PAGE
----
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Newspaper Archive of
Golden Valley News
Beach, North Dakota
September 5, 1935     Golden Valley News
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September 5, 1935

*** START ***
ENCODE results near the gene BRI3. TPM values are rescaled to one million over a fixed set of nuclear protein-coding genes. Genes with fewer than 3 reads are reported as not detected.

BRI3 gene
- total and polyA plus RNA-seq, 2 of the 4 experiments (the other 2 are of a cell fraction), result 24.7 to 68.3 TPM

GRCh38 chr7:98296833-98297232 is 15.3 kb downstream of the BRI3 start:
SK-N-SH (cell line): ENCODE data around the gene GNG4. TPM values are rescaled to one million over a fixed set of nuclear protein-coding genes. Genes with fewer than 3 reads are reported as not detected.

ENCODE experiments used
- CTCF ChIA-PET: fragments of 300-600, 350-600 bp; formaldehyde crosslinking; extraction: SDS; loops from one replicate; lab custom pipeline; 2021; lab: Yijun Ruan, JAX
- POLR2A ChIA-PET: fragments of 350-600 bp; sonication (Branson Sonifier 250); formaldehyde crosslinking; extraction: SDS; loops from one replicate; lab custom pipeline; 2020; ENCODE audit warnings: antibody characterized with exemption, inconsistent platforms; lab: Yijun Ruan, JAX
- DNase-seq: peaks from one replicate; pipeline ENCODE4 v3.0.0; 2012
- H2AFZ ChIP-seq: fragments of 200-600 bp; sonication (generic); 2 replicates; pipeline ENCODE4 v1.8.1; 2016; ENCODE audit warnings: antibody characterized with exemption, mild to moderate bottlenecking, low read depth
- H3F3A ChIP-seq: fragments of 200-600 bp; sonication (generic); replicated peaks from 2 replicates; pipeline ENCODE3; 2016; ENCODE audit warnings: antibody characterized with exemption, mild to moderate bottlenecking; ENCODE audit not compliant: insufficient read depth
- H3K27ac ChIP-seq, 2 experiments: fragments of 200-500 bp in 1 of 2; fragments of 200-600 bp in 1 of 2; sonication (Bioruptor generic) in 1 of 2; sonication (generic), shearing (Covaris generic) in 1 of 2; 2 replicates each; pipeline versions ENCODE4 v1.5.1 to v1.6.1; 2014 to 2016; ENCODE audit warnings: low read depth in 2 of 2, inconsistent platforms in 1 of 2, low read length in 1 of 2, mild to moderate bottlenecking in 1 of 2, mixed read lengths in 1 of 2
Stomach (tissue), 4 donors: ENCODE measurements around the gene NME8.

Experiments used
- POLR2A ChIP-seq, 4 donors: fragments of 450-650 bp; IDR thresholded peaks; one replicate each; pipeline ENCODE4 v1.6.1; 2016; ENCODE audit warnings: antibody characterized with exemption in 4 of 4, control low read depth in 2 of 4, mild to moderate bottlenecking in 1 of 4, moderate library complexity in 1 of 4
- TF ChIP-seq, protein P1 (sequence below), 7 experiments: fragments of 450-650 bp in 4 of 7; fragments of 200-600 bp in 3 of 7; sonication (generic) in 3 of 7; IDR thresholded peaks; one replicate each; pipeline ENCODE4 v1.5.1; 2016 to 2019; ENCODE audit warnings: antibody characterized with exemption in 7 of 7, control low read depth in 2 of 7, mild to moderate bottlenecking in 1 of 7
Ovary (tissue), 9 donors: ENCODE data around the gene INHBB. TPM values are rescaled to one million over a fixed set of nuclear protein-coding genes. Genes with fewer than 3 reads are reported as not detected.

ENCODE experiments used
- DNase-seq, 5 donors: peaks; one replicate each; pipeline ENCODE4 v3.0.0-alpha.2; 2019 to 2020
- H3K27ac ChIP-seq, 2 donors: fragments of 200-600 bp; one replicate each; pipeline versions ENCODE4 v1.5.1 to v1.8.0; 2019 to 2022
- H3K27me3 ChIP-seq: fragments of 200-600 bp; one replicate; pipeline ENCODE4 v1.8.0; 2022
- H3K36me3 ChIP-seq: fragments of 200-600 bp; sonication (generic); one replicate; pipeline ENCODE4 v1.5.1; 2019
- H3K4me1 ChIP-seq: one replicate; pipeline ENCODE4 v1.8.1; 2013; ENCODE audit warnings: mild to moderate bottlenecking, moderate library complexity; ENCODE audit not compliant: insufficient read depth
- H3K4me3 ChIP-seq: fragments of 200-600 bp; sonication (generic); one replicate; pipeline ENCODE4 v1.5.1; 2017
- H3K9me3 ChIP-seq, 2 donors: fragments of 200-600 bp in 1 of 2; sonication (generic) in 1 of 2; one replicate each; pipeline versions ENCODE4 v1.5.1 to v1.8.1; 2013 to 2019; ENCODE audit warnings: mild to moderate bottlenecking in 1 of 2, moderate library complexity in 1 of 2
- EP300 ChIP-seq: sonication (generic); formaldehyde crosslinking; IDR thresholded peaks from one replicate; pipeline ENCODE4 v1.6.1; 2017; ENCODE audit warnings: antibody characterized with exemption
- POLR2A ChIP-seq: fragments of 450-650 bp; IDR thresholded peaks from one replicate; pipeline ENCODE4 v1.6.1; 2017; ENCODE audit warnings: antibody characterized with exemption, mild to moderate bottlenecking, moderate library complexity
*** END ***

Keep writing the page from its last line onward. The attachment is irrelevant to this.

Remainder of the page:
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Is Sheer and Cool PATTERN e~MI Keep a Weather Eye peeled for tour comfort. This cool flattering gown will do itself (and you !) proud in ~ny member of the Sheer Fabric Family! And that means cotton or silk according to your taste, and either a neat geometric or splashy . floral is suitable. Just decide whether you want It for a handy little run around frock---or to fill another im- portant niche in your summer ward~ robe. Any figure wlll appreciate the flattery of the softness that gathers on to the smooth yoke, the alrlnes~ of the loose sleeve and the slender- heSS of that gracefully panelled skirt ! Pattern 93S6 may be ordered ~nly in sizes 14, 16. 18, 20, 32, 3,t, 36, 38, 40 and 42. Size 16 requires 3% yards 89 inch fabric: Complete, diagrammed sew chart Included, SEND FIFTEEN CENTS in coinl or stamps (coins preferred) for this pattern. Be sure to write plainly" your NAME, ADDRESS, the STYLE NUMBER AND SIZE.. Send your order to the Sewing Cir- cle Pattern Department, 232 West Eighteenth Street, New York, N, Y. , ,, ,, REVENGE "I don't care," said the little girl Who had not been invited to the party, "I'll be even with them." "What wlll you doT' asked her mother. "When I grow up I'll give a great big party and I won't Invite anyone." T/rues Have Changed Haw--You 11 have to hunt further. I'm not the little financial sucker I used to be. Expert "I hear the glrl you're running around with now is a reduclug ex- s0! You should see Mugs. zinc. b Revenged "So the man who first introduced ~ou to your wife is dead now?" "Yes; I saw to that." THE BEACH REVIEW II i Five Necessary Essentials { To Real Co-op ExpanMon According to Earl W. Benjamin, general manager of the Pacific Egg Producers, .'her are five requisites to success In forming and conduct- ing an agricultural co.operatlve. First, qualified executives must be employed to handle the eo-oper- atlve's affairs. Second, the co-op must be sour.d- ly and adequately financed. Third, it should ~tand on Its own legs and meet competition through " advancing the efficiency of opera- tion, and should 80 far as It 18 pos- sible avoid depending on govern- mental subsidies. Fourth, it should limit its actlvl. ties strictly to the business pur- poses of the co-operttive. Fifth, It should keep all me.m,- bePo thoroughly Informed as to what Is gOing on. As Mr. Benjamin says, ~-opsra. tires lacking any of these requis- Ites are doomed to trouble sooner or later. BOSS SAYS AAA HAS ACREAGE PREFERENCE Would Rather Have Adjustment Than Make Loans Now Requests of northwestern and tnldwestern farmers for govern- ment loans on rye and wheat so tar have failed to gain the favor of the Agricultural Adjustment Administration, says Andrew Boss, University Farm, St. Paul, state director of AAA programs in Min- nesota. Rather, he asserts, this agency prefers to increase benefit pay- ments to farmers who cooperate In holding down their acreages of these commodities, ff the Supply, because of abnormally high yields, should depress prices unduly. This policy has already been adopted in the case of wheat, he points out, on which ~dJustmout payments have been increased fror~ 29 cents a bushel in 1934 to 33 cents a bushel this year. Ad- Justment payments will also be made on rye this year, for the first time. Details of the new wheat and rye adjustment contracts are now bqing worked out by the Agriculo tural Adjustment .Administration, following conferences with rePre. sentatlve producers of these com- modities in Washington early this month. The wheat contract, which will follow the one now in effect hut expiring when the 1935 crop is harvested, will probably be rea- dy to offer farmers early in August and the rye contract later in the same month. Present indications are that beth contracts Will run for four years, unless ended be- fore that time bY a referendum of the growers. The administrative work of the two programs lu each county will probably be handled by one production control associa- tion. The request for governnwat loans on rye was formulated by 150 ~armers from 20 Minuesota counties and sue North Dakota state represent~tive in a confer- ence at St. Cloud June 29. The question of adopting a loan pro- gram for wheat was discussed in. formally in a conference attended by farm leaders of eight midwest- era states and representatives of the federal government at Des Moines, Iow~ June 12. Interest in these loans l~a direct outgrowth of the produce~~ fear that the production of .th~so commodities this year may exceed the effective demand and so dbp~,ess the prices of all cash and feed grains. WISCONSIN CHIEF SEES CO-OP SYSTEM LaFollette Tells Newspaper Folks That Change 18 Sure A cooperative economic system is inevitable in this country, Gov- ernor LaFollette decalred in a sig- nificant interview granted to the North American Newspaper . Alli- alice. "The old system has been break- down kind of centrifugal edge only this {JUNIOR LEf DER DISCUSSES CAMP ACTIVITIES[ Theodore Krebs, professor of business economics at Stanford University, Californiar has been made chairman of a new federal central relief board .that will func- tion as a board of review to eo- ordinate surveys proposed by fed- eral, state and local governments as part of the works-relief pro- gram. i Gladys Talbot Edwards, leader of the Junior and Juvenile depart- ment of the Farmers' Union for North Dakota, makes some ~uterestlng comments on the camp work for Juniors in a recent issue of the Farmers Union Herald, She discusses the whole camp plan, and gives a very interesting resume of its development. In talking of the past summer activities, she has this to say: The project which began with a week's camp in North Dakota last year, followed by a week in Montana for both North Dakota and Mon- tana Juniors, has spread all over the northwest this year. North~ Dakota held four one-week sessions, Montana held three one. week sessions, our sister .~tate of South Dakota held two one-week ses- sions, and Wlconsin and Minnesota each a one-week session in AugusL Approximately one thousand people, mainly Juniors, but with a fair sprinkling of seniors, have attended these camps. They have done real studying on the problems that confront, not only the American farmer, but the entire world today. They ~ave learned that cooperation is a way of living, not Just in the Local, the county, the state; not Just in the Farmers Union, but in the whole world. That it is a way c~ living which would bring about world peace, that it would abolish unemployment, through an equitable distribution of labor between men and machines; that it is the means of decentralizing wealth, of making machines work for men and produce for use instead of profit. They have learned how to get on their feet and say the things that they must say If they are to be useful workers for the cause of cooperation. They have learned how to conduct a meeting according to parliamentary law, and how to set up a cooperative business activity, so that it will work according to the Rochdale plan. The Encampment project is definitely established as one of the mediums of education which will be used in the Farmers Union here. after. Its value cannot be doubted. Comments by the teachers, the visitors, the Leaders and Juniors who have attended the camps, serve to prove this. The next step is toward an all-state camp, to which those from each state who have done outstanding work in summer camp may be sent for further instruction. And then, who knows~Encampments that will last all summer, where all the members of the Union may go for study and inspiration. This bears thinking about. It would be a most definite educational movement. Think it over---a permanent summer encamp- meat in e~ch state where adults and Juniors alike might enroll for edu- cation in cooperation. A dream-~ vision~yes: What great structure was ever built that the vision of the dreamer did not. go before it? This will be. , i i N.w Bo d BIG CO-OP RALLY AT BRULE, WIS,, SEPT, 1 Noted Speakers from Central West On Elaborate Program Plans are going forward for the greatest co-operative rally ever held in the northwest, to be held Sunday, Sept. 1, at Co-Op park, Brule, Wis. One of the principal speakers will be M. L. Herren, edi- tor of the Nebraska Unio~ Farm- er, and a national authority on co- operation. He holds that coopera- tion offers the only method by which people may start from where they are and evolve a new and better social order without revolution. Another speaker will be H. V. NurmL manager of Cen- tral Co-Op Wholesale. A wide va- riety of sports, games, and music is being prepared. Delegates are expected from all northwest states, CO.OPS HAVE DOUBLED The number of co-operators in the British Isles has more than doubled since 1914, from a little over three million to more tha~a seven million members in the co- operative societies today. O0 GOOD CROPS SOLVE THE PROBLEM ? ,@ 4) 4~ 0 By Chas. D. Egeley J,., Crop prospects in the northwest generally speaking, are good. It seems to us this is the chief factor in creating among farmers a better feeling. Higher prices on a few agricultural products and AAA benefit payments, may be a contrilmttng factor, But at any rate there seems to be tess dissatisfaction; less complaint. And so, the question I would like to ask is: Is a good crop all that is necessary to solve the farmer's problem? Does that mean modern conveniences in the farm home? A high school education for the farm- er's children? A high American standard of living for the farmer and his family? I am quite sure when we go to market with this near bumper crop we are going to find the ques- tion of '~riee" still very impor- tant. Not only the prices farmers get for the things they sell, but also the prices they pay for the things they buy, It is the spread between these two, as I see it, that causes our trouble for both the farmers and workers. The spread is too wide. As a re- suit, those who produce--farmers and workers~are unable to buy back as much as they produce, and these so-called surpluses accumu- late, and we have suffering and misery in the midst of plenty. When the farmers go to paying their taxes and interest, and buy the necessities of life (and every worker should be entitled to some of the comforts of luxuries) I am afraid they will find that the price they get for their pr0duets will not Pay the bilL The worker, too, is confronted with the same problem. The wage he gets isn't high enoUgh to give him the American standard of living to which "he is not only entitled, but which should be easily possible in a country so productive aa ours. So I don~t believe the nation's economio problem in general or the ~ problem in :parUcu~ar, has nasn SOlVe~ with a good crop come and outgo of the farmer and worker can be solved only through the establishment of a new social order, where business is conducted at COST for USE and SERVICI~ instead of PROFIT. I do not be- lieve the capitalist system can be made to work in behalf of the masses because it Is based on ex- ploitation of these same masses through private profit. A profit is something over and above the full value of the things a man produces. And if one mar gets "something over and above" if one man gets too much for the things he produces, somebody else gets too little. The man who is lucky enough, the man who gets too much, gets richer and richer, and the man on the other side, the man who has to take the re- sulting losses, gets poorer an4 poorer. Such a system cannot be made to work. A system based on ex- ploitatiou cannot be made to work in behalf of th~ masses. The capl- tallst system is based on exploits- tion through p~ivata proflL There cannot be exploitation unless some body is~ exploited. The way for the exploited to get rid of explol* tenon is to get rid of the syste~ that makea~ ezlgoltat/~n possible, or is based on exploitation. so I say the only way to get get rid o~ eatab- ~. nell Syndlcate.~X, VNU Service. I|111 Because only thinking and educated people know anything about thelr bodies and how to Cost el~ keep them in health, Ignora~ce hundreds of doctors must do work that ~hey ought not to have to do. Because great numbers of peoples in great cities do not understand that huddling together in closed and ill ventilated rooms results too often in tuberculosis and other deadly ills, cities must pay many physicians and their assistants, whose services m~ht be used in other fields. Ignorance is one of the most ex- pensive evils that cities have to com- bat. It is true that a family of five or more people, all dwelling in two or three tenement rooms, can hardly be expected to keep the premises sanitary and well ventilated. But if they were made to understand how their lives and those of their chil- dren are menaced, they would pay more attention to the advice of the visiting nurse as to what should be done to guard against ep|demic diseases. Ignorance has always been a stum- bling block in the way of progress. Happily, enlightened city. govern- ments are constantly finding new ways to combat it. This is being done in almost every important city in the United States by education. Time was when tenement dwellers taken from infected fiats and sent to a hospital were terrified because they believed that sooner or later they would be forced to drink from the "black bottle" and would never return to their homes alive. The desire to care for the ill and the unfortunate is a fine tralt In human nature. , I am beginning to tl~ink better than I used to of listless and often incon- siderate human nature. The world may not be getting better very rapid!y.-it has still to make ~ war on war--but it is improving in thought. ]ulness /or its ~elloto creatures, and will- ing to spend money to rid the world o~ plagues and pestilences. What the world may be like a hun- dred years from now I naturally have no guess. But I am sure it will be free from most of the pestilences that now deci- mate the population. And in another hundred~or perhaps two hundred years it may get rid of the worst pestilence of all. which Is war. You will get fortunate "breaks" as you go along, and, unfortunate ones. But your success Luck and depends on you, and Superstition not on outside clr, cumstances. If luck comes your way, take it. But, after you take It, use it as a starting point. Don't figure that it is going to keep right on helping you out. If you do, you are going t? get a very unpleasant disillusionment before long. If you have good intelligence, enough to teach you to keep at what you have started, and a real desire tO De some. "="st ~o~ thin~ more than j. average" ou are, m baseball parlance, as far as hrst base. It depends on whether you get to second base or third base or home or not. There are capable basemen on each one of these. Their business ls to keep you from where you are trying to go. It is your business to outwit them. If you don't, the manager is pretty sure to drop you out of the team be fore so very long. Make yourself worthy of trust. That isn't going to be easy. Life is a competition, and there are plenty of entrants. If you are going pretty well you will attract attention, and some other tel. low will be after your position. Don't let him take It away from you. Don't waste your evenings wander. ing aimlessly around hunting for some~ thing to do. If you like what you are doing, and want to keep at it, you will find plenty to do, and you won't have any time to "hear the chimes at midnight" or trot. ling around town with the gang. Bear in mind that today there are more trained and educated people in the game of life than there ever have been before. But remember ell the time tha~ belief in luck is beHet in superstition end that superstition is disappearing, as men groin more i~elligen end more ~mbit~om. If you haven't an education---get one, There are many ways to get one, The country is filled with schools and colleges, there are chances to take spe- cial courses after you have knocked off your regular Job fdr the day, What's the use of being in a live modern Intelligent world if you are not going to take advantage of your opportunities? Keep thin~ing about the future. Keep learning. Get ideals and keep them. Maybe it won't be always pleasant at the time. But what counts Is the to at work. SWEATERS FAVORED BY COLLEGE GIRLS IN NATIONAL POLL What will the well-dressed college girl wear? According to Miss Helen Cornelius, director of ttarper's Bazaar fashion service, the big thing is sweaters and skirts. Miss Cornelius said: "The college girl's contribution to fashion is as American as baseball She wants the right clothes for the right time. And from a poll taken in some 50 colleges over the country, sweaters and skirts were the unani- mous choice for all-around wear. "Every school has wha~ is known as 'pets.' These might be any sort of gadgets frem hair ribbons to ankle socks. And each school-going maid will have tucked In her wardrobe some of these little tricks to spring on her fellow students." For the classroom and campus, sweaters of angora or brushed wool in pastels are comfortable, youthful ~nd smart. They may be either pull- over or cardigan style, and by all means wear them with sleeves pushed up well above the elbow. Skirts are circ ula r o r button-down-the-front style to give plenty ef freedom for long strides. Week-ends college girls will take their dressier clothes from hangers. Included In this group are silk after- noon dresses in dark colors, neatly trimmed with metal cloth, velvet or some contrasting color. Out of hat boxes will come foreign-looklng things to be worn with fur or smart cloth coats laviSh- ly trimmed with soft furs. Evening gowns of slinky satins or sophisticated models in lame and velvet are popular. Kills MOSQUITOES ,.SPIDERS Quick, Pleasa.t Successful Eliminatioa Let's he frank--there's only o1~. way for your body to rid itself oZ the waste material that causes acid" ity, gas, headaches, bloated feelings and a dozen other d|scomforta Your intestines must function and the way to make them move quick- ly, pleasantly, Successfully, without griping or harsh irritants is to che~ a Milnesia Wafer thoroughly, in aC* cordance with directions on the bet-. tie or fin, then swallow. Mllnesia Wafers, pure milk of magnesia in tablet form, each alent to a tablespoon of liquid of magnesia, correct acidity, breath, flatulence, at their and enable you to have the pleasant, successful elimination necessary to abundant Milnesla Wafers come in at 35c and 60c or in at 20c. Recommended by of physicians. All good carry them. Start using these ant tasting effective wafers Tortured with Itching Fimples Relieved After Using Cuticura "My face was a mass of due to some external I was in agony for" three The pimples were hard, red large and were scattered all over face. I was tortured with lag and It kept me awake. "I used many remedies, but to avail. A friend asked me to Cuticura Soap and did. Soon seen, and after using for two half months my comp~ -ion clear." (Signed) Joseph 1078 S. Blvd., New York Clty, 2, 1935. Soap 25c, ~)intment 25c and Talcum 25e. Sold everywhere~ sample each free. Address: cura Laboratories, Dept. R, Mass. "--Adv. Plus Q." el, gloss prints and LARGF, MENT, 25c 0WI